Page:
Continue the delusions of elementary glory

Kristine Gill

At my elementary school we had “split classes,” which were made up of half one grade and half another grade of students. I was in the third/fourth grade split as both a third- and fourth-grader, and it was great.

We were the privileged students. We were smart and had apparently proved we could work diligently on our own while our teacher taught the other group of students in the class. We could handle multiplication, and we were prepared to take on the challenge of division. We were mature enough to read more risqué books and patient enough to devote hours to an elaborate art project.

We told ourselves that we had been handpicked, and we had been, but I’m sure the handpicking scenario going on in my third grade brain was far more glorious than the teacher’s lounge setting where women itching to tear down classroom decorations and start summer break pointed to a list of names and made rash decisions.

“Now what about this Kristine Gill,” said Teacher One, pointing to a fabulous yearbook picture of me with long hair and not enough teeth.

“Oh Miss Gill? She’s quite phenomenal. Did you see her drawing of the one-eyed monster she did this year? It was extremely accurate. And did you hear she counted all the way to 111 when she was in kindergarten?” said Teacher Two.

“Surely her work ethic and positively sweet demeanor warrant a top spot in next year’s split class!” said Teacher Three.

And as a resounding “yes” echoed through hallways of Dale R. Rice Elementary School, those third-grade teachers who weren’t lucky enough to teach the split glumly crossed my name off of their lists.

I think it’s safe to say every third-grader who came into the split that year was silently, if not shamelessly, reveling in this delusional glory. Parts of our delusions were true though. We could all tear through the multiplication times table races just like we tore through one of our first chapter books, Charlotte’s Web.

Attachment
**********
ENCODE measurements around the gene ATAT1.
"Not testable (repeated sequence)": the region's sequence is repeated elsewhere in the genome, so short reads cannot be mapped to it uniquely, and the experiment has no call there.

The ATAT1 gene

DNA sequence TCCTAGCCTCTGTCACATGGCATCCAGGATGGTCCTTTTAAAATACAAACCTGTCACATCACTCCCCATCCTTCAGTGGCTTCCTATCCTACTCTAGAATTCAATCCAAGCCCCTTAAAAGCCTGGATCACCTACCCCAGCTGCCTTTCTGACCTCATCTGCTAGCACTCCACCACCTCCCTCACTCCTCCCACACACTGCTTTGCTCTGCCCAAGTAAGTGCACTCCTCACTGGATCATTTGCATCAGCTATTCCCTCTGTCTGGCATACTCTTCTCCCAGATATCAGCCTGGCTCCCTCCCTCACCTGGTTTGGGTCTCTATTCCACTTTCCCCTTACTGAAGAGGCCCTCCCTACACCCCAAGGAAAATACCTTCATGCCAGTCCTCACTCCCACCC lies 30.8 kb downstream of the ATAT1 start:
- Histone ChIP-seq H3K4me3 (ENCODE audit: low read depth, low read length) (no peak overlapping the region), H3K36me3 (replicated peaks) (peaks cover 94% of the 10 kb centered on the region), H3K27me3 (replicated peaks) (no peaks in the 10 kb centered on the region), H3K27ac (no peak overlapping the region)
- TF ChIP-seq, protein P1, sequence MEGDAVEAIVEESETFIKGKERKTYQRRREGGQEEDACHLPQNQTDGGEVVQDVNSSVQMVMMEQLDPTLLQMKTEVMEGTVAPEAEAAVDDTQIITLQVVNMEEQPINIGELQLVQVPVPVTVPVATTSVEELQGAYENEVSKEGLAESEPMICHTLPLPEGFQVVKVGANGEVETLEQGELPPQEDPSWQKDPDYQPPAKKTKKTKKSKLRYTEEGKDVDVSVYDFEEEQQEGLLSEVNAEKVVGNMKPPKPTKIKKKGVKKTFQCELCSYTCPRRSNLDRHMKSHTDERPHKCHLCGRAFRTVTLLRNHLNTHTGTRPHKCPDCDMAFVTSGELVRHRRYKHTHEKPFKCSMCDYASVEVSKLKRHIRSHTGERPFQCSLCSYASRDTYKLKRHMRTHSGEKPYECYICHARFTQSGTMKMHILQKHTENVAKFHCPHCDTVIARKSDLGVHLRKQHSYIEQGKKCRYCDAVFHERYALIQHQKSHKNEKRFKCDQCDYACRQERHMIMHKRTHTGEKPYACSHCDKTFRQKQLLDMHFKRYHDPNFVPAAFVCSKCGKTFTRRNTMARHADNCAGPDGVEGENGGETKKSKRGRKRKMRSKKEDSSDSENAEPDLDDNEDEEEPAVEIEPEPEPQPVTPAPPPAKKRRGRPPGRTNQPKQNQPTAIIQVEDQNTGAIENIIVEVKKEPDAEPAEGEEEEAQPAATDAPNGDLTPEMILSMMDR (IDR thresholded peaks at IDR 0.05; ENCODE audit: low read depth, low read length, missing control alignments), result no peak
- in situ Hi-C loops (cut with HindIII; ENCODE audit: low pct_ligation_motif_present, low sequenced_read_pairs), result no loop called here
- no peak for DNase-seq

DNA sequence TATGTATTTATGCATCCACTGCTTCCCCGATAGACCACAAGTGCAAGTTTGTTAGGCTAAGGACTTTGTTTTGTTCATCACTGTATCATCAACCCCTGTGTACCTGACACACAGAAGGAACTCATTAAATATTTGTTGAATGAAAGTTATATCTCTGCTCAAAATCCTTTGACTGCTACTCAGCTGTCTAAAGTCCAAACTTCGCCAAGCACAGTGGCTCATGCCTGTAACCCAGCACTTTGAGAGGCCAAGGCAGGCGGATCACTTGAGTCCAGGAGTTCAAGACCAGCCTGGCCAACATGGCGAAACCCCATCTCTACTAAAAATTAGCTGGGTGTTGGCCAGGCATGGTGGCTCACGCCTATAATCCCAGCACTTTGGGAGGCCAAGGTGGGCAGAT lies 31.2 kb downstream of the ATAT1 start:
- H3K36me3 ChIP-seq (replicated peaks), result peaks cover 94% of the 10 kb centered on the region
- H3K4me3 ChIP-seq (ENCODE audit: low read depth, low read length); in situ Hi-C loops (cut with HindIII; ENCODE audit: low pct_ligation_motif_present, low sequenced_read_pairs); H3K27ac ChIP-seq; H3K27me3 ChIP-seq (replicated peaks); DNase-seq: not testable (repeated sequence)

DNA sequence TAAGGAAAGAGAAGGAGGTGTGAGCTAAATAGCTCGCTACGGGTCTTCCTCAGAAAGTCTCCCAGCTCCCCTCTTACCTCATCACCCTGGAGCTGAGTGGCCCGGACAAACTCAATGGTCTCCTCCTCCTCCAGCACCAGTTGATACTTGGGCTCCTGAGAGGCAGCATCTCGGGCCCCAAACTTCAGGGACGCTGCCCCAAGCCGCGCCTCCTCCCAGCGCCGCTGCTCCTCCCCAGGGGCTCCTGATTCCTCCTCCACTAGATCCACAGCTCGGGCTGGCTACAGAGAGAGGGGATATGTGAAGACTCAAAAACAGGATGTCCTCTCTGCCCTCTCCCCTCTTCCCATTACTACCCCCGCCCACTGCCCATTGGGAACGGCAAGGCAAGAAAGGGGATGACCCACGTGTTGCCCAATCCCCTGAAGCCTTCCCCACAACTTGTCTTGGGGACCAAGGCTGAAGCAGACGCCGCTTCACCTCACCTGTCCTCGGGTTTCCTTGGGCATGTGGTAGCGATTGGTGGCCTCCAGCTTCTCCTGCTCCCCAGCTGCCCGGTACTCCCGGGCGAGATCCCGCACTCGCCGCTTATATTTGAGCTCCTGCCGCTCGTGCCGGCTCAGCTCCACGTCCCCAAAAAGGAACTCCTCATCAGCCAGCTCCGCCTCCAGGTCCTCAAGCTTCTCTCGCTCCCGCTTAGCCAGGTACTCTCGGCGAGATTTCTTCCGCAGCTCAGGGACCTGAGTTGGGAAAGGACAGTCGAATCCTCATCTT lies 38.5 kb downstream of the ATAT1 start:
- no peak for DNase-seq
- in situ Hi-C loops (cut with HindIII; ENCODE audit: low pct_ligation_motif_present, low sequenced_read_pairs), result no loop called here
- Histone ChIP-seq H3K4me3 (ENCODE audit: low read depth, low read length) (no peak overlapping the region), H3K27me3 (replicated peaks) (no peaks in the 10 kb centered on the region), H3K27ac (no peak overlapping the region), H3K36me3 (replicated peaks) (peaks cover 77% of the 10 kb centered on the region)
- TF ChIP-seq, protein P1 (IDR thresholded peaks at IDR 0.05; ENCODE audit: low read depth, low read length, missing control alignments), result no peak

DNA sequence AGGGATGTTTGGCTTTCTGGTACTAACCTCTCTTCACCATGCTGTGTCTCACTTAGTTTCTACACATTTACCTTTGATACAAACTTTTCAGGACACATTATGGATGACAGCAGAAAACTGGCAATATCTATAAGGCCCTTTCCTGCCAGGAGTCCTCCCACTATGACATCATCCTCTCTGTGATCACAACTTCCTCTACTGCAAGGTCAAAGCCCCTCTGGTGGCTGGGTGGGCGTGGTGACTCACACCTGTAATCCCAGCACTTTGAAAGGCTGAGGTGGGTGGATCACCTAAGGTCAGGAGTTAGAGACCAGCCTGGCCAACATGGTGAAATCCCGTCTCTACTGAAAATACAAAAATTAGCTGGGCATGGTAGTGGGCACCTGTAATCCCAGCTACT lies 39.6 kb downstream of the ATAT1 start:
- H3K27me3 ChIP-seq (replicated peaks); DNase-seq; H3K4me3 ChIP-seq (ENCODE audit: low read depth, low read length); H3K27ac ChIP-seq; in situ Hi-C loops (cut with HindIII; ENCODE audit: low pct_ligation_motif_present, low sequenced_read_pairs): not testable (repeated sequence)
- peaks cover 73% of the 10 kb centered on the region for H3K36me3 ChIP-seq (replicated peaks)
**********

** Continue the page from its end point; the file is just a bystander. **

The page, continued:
We were the kind of kids who would cry if we forgot to do our homework or missed the bus. We understood the complex responsibilities and sacrifices that came with being the teacher’s pet and knew cheating was the unspoken eighth deadly sin. In a lot of ways we were wimps, but we were also damn smart. There were some duds too — kids who by some act of God had slipped past the teachers on that restless day before summer vacation and were somehow allowed to learn with us. So I won’t say that we were all stars.

As high school students years later, we returned to the elementary schools in our city to mentor students through the Big Brothers Big Sisters program. We found split classes didn’t exist anymore. And while the students who were forced to stay after school to finish their homework and get some extra help from high school mentors weren’t the cream of the crop, I still can’t recall knowing a fellow third-grader who counted on his fingers or willingly gave up the answers on his math worksheet.

It was truly disheartening. I know smart kids still exist, and that third grade isn’t the greatest indication of future success, but I’m worried. My roommate and fellow third/fourth grade split classmate have decided the one thing we all had in common back then was good parents. Parents who stressed about our homework and made sure it was done before dinner. Dads who helped us memorize the order of the planets and moms who helped us collect ourselves when the complexities of grammar and our government were too much to handle.

So let’s be good parents. Let’s make sure our kids’ homework gets done and that they pick out their clothes before bed. Let’s make sure they eat their breakfast, pack their backpacks, have a good lunch, and remember their library books and their gym shoes. Let’s instill a sense of glory, however delusional, in their little minds so they go to school each day with a sense of pride that will carry over into junior high and beyond.

I urge everyone to adopt the mentality of my roommate and take the following comment of hers to heart.

“There’s no way I’ll let my kid be stupid.”

There is no way, children, no way.

Kristine Gill is a newspaper journalism major and columnist for the Daily Kent Stater. Contact her at [email protected] kent.edu.